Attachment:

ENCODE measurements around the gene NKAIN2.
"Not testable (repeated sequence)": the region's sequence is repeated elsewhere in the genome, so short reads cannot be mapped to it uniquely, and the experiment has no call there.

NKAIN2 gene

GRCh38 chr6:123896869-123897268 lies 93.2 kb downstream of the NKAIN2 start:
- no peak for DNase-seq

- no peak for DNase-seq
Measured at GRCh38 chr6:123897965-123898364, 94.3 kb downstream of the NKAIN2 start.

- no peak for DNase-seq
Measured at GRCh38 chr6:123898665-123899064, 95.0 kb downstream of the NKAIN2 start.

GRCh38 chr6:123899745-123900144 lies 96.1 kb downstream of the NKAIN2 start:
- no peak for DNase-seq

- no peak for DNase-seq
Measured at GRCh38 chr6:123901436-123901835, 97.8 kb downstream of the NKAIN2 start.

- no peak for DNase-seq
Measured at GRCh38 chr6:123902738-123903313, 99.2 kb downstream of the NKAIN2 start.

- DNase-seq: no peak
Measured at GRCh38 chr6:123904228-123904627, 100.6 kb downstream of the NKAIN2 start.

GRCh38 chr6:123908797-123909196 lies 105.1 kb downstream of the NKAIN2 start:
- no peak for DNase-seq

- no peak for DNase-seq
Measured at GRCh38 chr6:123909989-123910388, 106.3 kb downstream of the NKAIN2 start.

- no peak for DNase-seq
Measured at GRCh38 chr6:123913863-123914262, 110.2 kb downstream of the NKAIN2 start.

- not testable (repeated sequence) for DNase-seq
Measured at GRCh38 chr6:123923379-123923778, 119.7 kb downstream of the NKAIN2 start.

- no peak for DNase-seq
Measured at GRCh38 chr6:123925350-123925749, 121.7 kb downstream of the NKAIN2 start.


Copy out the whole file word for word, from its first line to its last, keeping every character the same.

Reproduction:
ENCODE measurements around the gene NKAIN2.
"Not testable (repeated sequence)": the region's sequence is repeated elsewhere in the genome, so short reads cannot be mapped to it uniquely, and the experiment has no call there.

NKAIN2 gene

GRCh38 chr6:123896869-123897268 lies 93.2 kb downstream of the NKAIN2 start:
- no peak for DNase-seq

- no peak for DNase-seq
Measured at GRCh38 chr6:123897965-123898364, 94.3 kb downstream of the NKAIN2 start.

- no peak for DNase-seq
Measured at GRCh38 chr6:123898665-123899064, 95.0 kb downstream of the NKAIN2 start.

GRCh38 chr6:123899745-123900144 lies 96.1 kb downstream of the NKAIN2 start:
- no peak for DNase-seq

- no peak for DNase-seq
Measured at GRCh38 chr6:123901436-123901835, 97.8 kb downstream of the NKAIN2 start.

- no peak for DNase-seq
Measured at GRCh38 chr6:123902738-123903313, 99.2 kb downstream of the NKAIN2 start.

- DNase-seq: no peak
Measured at GRCh38 chr6:123904228-123904627, 100.6 kb downstream of the NKAIN2 start.

GRCh38 chr6:123908797-123909196 lies 105.1 kb downstream of the NKAIN2 start:
- no peak for DNase-seq

- no peak for DNase-seq
Measured at GRCh38 chr6:123909989-123910388, 106.3 kb downstream of the NKAIN2 start.

- no peak for DNase-seq
Measured at GRCh38 chr6:123913863-123914262, 110.2 kb downstream of the NKAIN2 start.

- not testable (repeated sequence) for DNase-seq
Measured at GRCh38 chr6:123923379-123923778, 119.7 kb downstream of the NKAIN2 start.

- no peak for DNase-seq
Measured at GRCh38 chr6:123925350-123925749, 121.7 kb downstream of the NKAIN2 start.